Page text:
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Rep. Sam Johnson, Stephen Mansfield and Bob Townsend listen to Ken Hutchenrider, Jr.
Rep. Sam Johnson (R-Texas), from left, Stephen Mansfield, Methodist president and CEO, and Richardson Mayor Bob Townsend listen as Ken Hutchenrider Jr., Methodist Richardson president, addresses the audience during the Methodist Richardson Bush/Renner expansion groundbreaking ceremony.

Regional News/South: Methodist Health breaks ground on new Texas Medical Center, and other news


By Modern Healthcare
Posted: October 6, 2012 - 12:01 am ET
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RICHARDSON, Texas—Dallas-based Methodist Health System broke ground Sept. 27 on Methodist Richardson Medical Center-Bush/Renner, a $120 million outpatient hospital in Richardson. The new facility will be an expansion of the health system's existing 147-bed acute-care hospital, Methodist Richardson Medical Center, five miles away. The four-story outpatient hospital will include a cancer center, diagnostic imaging, an 18-bed emergency department and a diabetes self-management program, according to Methodist Health. “Our Methodist Richardson expansion fully reflects future patterns of healthcare delivery, concentrating specialty acute inpatient and most outpatient services at the Bush/Renner location, while consolidating post-acute-care services such as rehabilitation at the Campbell Road campus,” Stephen Mansfield, Methodist Health System's president and CEO, said in a news release.

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MARKS, Miss.—Quitman County Hospital became the second hospital in as many months to file a petition with the CMS to switch to an in-state organ-procurement organization. Like Tri-Lakes Medical Center in Batesville, Miss., Quitman is seeking to work with the Mississippi Organ Recovery Agency, Flowood, rather than the Mid-South Transplant Foundation, Memphis, Tenn. Quitman, which has 33 beds, does not perform transplants but, like all hospitals, it is assigned to a local organ-procurement agency to identify potential donors. Steve Nichols, interim CEO at Quitman, noted that a number of local hospital CEOs have discussed trying to keep more donated organs in the state. “We should be supporting the Mississippi organizations,” he said, noting that many of the hospital's patients are on state-funded Medicaid. Tri-Lakes Medical Center, owned by Health Management Associates, filed its petition in August and also said it was seeking to keep more organ donations in the state. Tri-Lakes also said the move would help support its partnership with the University of Mississippi Medical Center, Jackson, the only facility in the state that performs transplants. The waivers come after a separate request from Methodist Le Bonheur Healthcare, Memphis, petitioning to switch organ procurement agencies from Mid-South to Tennessee Donor Services, Nashville. Methodist, which does perform transplants, has argued that Mid-South does not procure enough organs to support its program. Mid-South has responded that it is working to increase donations and says it has one of the highest donation rates in the country.

FRANKLIN, Tenn.—Williamson Medical Center submitted a proposal to build a three-story pediatrics tower that reflects its recent affiliation with Vanderbilt University Medical Center, Nashville. The plans also call for renovating and expanding its surgical suites. The pediatrics tower will be named the Monroe Carell Jr. Children's Hospital at Williamson Medical Center; Vanderbilt's children's hospital carries the same name. The expansion of the 185-bed hospital still requires approval from the Tennessee Health Services and Development Agency. A news release described the project as a multiphase, multiyear undertaking that will mark Williamson's first expansion in eight years. The investment in the project was not disclosed. The tower will include access to a dedicated children's emergency department and will save space for a future expansion of the labor and delivery department. The surgical suites expansion will add two operating rooms, bringing the total number to 12, and reconfigure six existing rooms.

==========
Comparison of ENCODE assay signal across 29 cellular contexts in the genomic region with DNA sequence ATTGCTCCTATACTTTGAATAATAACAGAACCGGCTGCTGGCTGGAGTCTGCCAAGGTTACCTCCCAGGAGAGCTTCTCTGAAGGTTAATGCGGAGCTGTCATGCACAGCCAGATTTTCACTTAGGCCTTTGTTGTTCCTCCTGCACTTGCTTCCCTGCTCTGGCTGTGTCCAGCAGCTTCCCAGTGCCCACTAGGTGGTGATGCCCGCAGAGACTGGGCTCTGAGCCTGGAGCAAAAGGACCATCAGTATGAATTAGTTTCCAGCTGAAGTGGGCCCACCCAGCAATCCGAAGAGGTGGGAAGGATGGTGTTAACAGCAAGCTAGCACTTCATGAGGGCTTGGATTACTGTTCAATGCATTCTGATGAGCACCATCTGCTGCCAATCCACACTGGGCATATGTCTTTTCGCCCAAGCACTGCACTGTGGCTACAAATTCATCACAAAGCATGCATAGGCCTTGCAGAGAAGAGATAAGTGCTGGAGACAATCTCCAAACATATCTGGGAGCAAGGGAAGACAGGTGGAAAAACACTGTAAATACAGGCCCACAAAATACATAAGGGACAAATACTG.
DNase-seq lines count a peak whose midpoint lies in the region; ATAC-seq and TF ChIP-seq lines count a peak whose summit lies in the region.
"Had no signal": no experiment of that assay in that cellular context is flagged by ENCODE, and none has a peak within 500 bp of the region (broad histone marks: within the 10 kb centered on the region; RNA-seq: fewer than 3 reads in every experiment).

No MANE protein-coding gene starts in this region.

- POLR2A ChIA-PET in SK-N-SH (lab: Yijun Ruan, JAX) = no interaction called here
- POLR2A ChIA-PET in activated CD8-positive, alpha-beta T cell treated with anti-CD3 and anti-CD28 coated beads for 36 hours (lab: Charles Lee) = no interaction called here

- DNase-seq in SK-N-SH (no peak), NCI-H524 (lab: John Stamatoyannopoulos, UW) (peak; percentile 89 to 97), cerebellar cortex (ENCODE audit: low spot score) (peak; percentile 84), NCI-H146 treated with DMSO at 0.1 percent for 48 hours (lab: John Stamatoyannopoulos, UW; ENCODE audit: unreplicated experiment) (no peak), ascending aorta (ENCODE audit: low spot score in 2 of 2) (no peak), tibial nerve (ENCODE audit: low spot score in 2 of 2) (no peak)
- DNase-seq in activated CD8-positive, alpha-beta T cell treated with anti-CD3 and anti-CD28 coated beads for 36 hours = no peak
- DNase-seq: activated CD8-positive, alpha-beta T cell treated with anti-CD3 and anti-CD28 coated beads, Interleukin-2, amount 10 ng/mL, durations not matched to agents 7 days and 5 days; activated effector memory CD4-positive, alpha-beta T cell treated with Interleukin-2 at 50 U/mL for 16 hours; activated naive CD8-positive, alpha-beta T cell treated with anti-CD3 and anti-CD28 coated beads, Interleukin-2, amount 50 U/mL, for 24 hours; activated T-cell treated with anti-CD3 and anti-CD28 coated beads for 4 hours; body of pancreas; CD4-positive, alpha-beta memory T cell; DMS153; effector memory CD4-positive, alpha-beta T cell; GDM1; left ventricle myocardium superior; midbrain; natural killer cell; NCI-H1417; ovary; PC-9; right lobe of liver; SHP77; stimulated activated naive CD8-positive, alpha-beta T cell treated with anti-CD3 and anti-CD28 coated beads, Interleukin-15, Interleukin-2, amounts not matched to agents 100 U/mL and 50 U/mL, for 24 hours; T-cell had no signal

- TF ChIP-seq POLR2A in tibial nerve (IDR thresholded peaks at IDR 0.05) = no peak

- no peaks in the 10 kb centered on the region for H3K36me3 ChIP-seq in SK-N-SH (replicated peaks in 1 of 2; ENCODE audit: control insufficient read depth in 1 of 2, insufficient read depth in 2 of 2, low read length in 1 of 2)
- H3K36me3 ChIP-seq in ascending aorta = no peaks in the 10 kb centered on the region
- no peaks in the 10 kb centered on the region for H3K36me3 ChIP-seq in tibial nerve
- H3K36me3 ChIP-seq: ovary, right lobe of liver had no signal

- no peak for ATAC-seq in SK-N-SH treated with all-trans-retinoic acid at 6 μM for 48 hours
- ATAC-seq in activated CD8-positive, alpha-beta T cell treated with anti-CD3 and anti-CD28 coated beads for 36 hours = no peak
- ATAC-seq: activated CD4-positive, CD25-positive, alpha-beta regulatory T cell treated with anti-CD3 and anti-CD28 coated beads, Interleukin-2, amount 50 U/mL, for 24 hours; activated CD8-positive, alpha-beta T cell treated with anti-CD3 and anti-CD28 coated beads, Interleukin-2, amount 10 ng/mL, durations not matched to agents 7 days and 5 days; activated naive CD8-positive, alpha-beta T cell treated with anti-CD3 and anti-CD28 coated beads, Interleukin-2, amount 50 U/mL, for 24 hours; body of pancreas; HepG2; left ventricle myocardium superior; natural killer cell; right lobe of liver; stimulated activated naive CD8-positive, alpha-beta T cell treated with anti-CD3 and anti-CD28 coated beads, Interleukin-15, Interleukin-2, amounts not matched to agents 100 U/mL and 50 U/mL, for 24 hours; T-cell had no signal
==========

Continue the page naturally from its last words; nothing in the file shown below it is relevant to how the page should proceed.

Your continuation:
NEW ORLEANS—The Housing and Urban Development Department issued a commitment to insure a $96.7 million mortgage loan for the construction of New Orleans East Hospital, a public hospital being built on the site of a hospital closed by Hurricane Katrina, according to an announcement from New Orleans Mayor Mitch Landrieu. The commitment, made under Federal Housing Administration's Section 242 Hospital Mortgage Insurance program, means that funding for the $130 million project is set, according to a Landrieu news release. The hospital is being built on the grounds of the former Pendleton Memorial Methodist Hospital, which the local hospital district purchased in 2010 from Universal Health Services, King of Prussia, Pa., for $16.3 million. The deal came shortly after Landrieu took control of the hospital board under a newly passed law, removing six of the 13 members at the time. The city has arranged for Daughters of Charity and Franciscan Missionaries of Our Lady to operate the hospital with a $2 million commitment from the Daughters of Charity Foundation. Other funding sources include $8.4 million in Federal Emergency Management Agency Hazard Mitigation Grant funds, $7 million in Louisiana State Capital Outlay bill funds and $1 million from the New Orleans Charitable Health Fund.


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